Time to stop seeing childcare costs as a burden
Childcare costs are massive career issue for some women. They should be a family issue, but generally it’s yet another “woman’s issue.” They are seen as a burden with the costs usually notionally offset against the woman’s salary, leaving very little change. It’s the women who make compromises or in some cases sacrifices in the decision-making process. We have even reached a point where many Millennials claim they are delaying having children for that very reason. There comes a point where women even ask themselves if it’s worth pursuing a career at all.
Childcare costs on the rise
In the US Care.com compared their 2015 figures to data from the national organization Child Care Aware and found that child care providers are implementing general price increases. Since 2013, childcare costs have increased by 15% for the same service to $214.05 per week. A high percentage of women (54%) have indicated that they would prefer to stay at home. Going to work is just too hard. The US ranks 37th place in the World Economic Forum for gender balance with surprisingly low levels of support for working mothers.
The UK reports a similar story with childcare costs set to rocket further as small business such as day care centers are predicted to face a 300% cent rise in their local taxes by 2021-2022, Facilities with gardens and play grounds will be hit hardest as the tax is levied on square meterage calculations. It now costs around £115.45 on average to send a child aged under two to nursery for 25 hours a week in Britain, a total of £6,003 per year. This is a 5.1% increase on last year. There have also been increase to costs for nursery places and child minding services.
Many families rely on Granny Day-Care with some grandparent re-locating to support their children and grand children. Set these increasing childcare costs with hikes in other expenses and stagnant salaries it’s not surprising that the discussion is taking place.
Childcare costs as an investment
The U.K. based Family and Childcare Trust in their annual Childcare Costs Survey 2015 suggests that it doesn’t pay parents to work. But is that the right way to approach the problem?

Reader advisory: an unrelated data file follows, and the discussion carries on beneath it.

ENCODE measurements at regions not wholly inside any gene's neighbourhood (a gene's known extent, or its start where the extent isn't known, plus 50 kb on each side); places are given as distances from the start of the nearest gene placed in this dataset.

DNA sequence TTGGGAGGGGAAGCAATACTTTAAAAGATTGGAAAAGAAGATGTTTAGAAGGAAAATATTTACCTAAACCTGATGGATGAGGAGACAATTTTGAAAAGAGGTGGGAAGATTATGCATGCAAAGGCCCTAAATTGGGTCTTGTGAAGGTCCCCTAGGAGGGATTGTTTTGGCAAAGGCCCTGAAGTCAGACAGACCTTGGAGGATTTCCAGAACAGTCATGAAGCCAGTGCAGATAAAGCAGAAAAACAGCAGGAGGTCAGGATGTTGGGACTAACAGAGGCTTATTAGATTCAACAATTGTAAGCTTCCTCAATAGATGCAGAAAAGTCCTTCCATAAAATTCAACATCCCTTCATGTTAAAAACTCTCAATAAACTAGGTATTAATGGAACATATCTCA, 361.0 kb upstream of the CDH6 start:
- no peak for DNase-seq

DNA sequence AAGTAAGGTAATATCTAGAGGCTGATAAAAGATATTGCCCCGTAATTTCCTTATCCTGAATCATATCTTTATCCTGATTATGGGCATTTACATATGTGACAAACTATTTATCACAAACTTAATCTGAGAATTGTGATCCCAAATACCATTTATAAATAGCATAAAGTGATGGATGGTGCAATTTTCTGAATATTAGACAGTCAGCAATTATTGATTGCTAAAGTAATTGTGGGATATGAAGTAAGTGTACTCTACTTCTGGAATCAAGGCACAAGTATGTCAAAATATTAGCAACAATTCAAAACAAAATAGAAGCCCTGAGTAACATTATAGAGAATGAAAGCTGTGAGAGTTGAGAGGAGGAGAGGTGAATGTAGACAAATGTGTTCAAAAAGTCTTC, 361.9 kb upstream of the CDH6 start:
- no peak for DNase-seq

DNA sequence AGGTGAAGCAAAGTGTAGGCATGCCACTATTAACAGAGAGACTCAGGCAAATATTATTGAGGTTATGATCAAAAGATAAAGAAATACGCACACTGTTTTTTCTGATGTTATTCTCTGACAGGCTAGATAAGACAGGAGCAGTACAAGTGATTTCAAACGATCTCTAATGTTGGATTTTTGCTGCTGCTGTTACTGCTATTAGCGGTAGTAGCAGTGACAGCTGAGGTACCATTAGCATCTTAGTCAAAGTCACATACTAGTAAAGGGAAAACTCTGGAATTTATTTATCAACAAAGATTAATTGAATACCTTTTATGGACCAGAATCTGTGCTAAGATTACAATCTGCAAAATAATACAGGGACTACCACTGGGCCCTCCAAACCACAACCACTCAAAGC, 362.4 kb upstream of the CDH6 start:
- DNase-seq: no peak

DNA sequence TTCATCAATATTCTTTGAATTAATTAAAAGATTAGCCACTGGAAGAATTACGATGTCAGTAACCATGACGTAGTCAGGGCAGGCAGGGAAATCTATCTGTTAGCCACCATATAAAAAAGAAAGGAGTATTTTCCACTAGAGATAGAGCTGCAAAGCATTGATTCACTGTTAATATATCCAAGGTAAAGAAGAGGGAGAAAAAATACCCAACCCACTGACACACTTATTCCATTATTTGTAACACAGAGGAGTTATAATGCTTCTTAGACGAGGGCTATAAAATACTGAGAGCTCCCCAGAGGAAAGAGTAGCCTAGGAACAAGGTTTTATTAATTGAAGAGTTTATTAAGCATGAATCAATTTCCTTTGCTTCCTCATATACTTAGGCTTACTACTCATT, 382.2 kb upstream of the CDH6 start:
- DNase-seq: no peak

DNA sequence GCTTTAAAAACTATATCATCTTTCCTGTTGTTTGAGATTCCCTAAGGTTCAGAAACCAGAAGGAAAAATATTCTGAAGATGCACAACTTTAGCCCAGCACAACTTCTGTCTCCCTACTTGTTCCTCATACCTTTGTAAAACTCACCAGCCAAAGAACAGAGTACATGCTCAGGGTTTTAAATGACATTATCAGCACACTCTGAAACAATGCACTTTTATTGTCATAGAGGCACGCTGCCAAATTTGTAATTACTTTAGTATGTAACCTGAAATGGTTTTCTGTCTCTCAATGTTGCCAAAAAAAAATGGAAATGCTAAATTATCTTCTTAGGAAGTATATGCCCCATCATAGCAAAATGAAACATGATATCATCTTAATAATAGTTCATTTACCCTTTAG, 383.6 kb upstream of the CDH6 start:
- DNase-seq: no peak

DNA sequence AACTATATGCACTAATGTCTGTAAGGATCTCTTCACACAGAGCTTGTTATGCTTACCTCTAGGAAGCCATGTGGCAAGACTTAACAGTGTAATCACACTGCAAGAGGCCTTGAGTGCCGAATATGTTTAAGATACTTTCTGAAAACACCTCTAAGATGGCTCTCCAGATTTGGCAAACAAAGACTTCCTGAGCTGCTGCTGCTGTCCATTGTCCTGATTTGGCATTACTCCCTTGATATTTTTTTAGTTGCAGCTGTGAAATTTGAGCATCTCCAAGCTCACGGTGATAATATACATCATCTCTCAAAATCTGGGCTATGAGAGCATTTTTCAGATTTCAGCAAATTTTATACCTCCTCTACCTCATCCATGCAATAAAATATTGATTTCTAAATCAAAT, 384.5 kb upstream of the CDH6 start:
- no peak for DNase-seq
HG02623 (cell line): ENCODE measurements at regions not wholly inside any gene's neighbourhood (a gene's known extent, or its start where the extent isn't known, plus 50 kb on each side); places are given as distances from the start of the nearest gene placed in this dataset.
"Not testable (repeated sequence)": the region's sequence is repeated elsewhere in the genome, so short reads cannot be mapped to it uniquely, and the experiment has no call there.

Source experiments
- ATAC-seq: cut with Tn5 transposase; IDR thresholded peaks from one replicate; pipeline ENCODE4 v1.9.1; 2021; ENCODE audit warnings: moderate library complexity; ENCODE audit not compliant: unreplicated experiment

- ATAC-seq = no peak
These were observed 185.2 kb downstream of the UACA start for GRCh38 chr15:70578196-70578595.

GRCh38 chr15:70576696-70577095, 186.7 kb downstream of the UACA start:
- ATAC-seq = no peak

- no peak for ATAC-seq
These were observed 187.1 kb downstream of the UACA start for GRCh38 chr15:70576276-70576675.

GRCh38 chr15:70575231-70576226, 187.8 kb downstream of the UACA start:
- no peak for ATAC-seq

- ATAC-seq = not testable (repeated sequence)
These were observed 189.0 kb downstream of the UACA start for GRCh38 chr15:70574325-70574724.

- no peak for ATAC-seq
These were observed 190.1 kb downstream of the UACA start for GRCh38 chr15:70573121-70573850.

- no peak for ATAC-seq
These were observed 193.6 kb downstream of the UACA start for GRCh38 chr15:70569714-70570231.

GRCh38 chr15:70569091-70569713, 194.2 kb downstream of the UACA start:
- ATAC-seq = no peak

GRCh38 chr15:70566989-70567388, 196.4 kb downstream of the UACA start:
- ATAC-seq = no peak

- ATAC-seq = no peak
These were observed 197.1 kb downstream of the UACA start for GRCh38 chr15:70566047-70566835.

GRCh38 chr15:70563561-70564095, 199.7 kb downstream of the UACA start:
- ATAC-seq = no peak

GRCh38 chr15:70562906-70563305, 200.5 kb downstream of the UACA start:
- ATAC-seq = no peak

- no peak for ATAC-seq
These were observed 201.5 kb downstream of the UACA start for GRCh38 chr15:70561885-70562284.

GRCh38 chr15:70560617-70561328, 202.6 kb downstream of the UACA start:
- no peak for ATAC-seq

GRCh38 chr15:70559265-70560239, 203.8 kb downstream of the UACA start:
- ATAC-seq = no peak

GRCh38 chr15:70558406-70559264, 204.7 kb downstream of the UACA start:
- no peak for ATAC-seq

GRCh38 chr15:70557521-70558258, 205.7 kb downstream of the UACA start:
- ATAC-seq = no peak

Marsha is a Compensation and Benefits specialist, now approaching retirement. She recalls when she had children in the 80’s that she was in exactly the same situation. Her childcare costs ate all her salary.
“But it’s only for a short period. 5 years in the course of a working life. I saw it as an investment in my career. I watched women who had taken parenting gaps struggle to return to work and keep their skills up to date. We economised in other areas, had less outings, cut back on holidays and all other luxuries. We bought second-hand baby equipment and clothes. Lpng term it was an investment”
Contrast this to provisions for childcare made in Sweden. Childcare costs are set at 3% of the guardian’s income but no more than $190.50USD (1260SEK) per month for ages 1-2 years old, that drops to 2% for the second kid and 1% for the third. Ages 3-5 childcare is free. All children are guaranteed a place (although there are waiting lists in some areas) and lunch and healthy snacks are included, so is breakfast if the child starts early in the morning.
So without organisational support, or government subsidies and tax breaks the cost of meeting childcare outgoings are a significant challenge for many women and men. But it’s mainly women who take the hit. We all invest in strollers, cribs, cots, baby grows and other newborn paraphernalia which are barely used. True they can be passed on or sold but we don’t think of these costs as a waste of money, but a necessary investment for the well-being our children.
Another option could be to view childcare costs as a short-term but necessary overhead to protect our own future financial well-being. And if our own futures are protected then we can also take care of our children.
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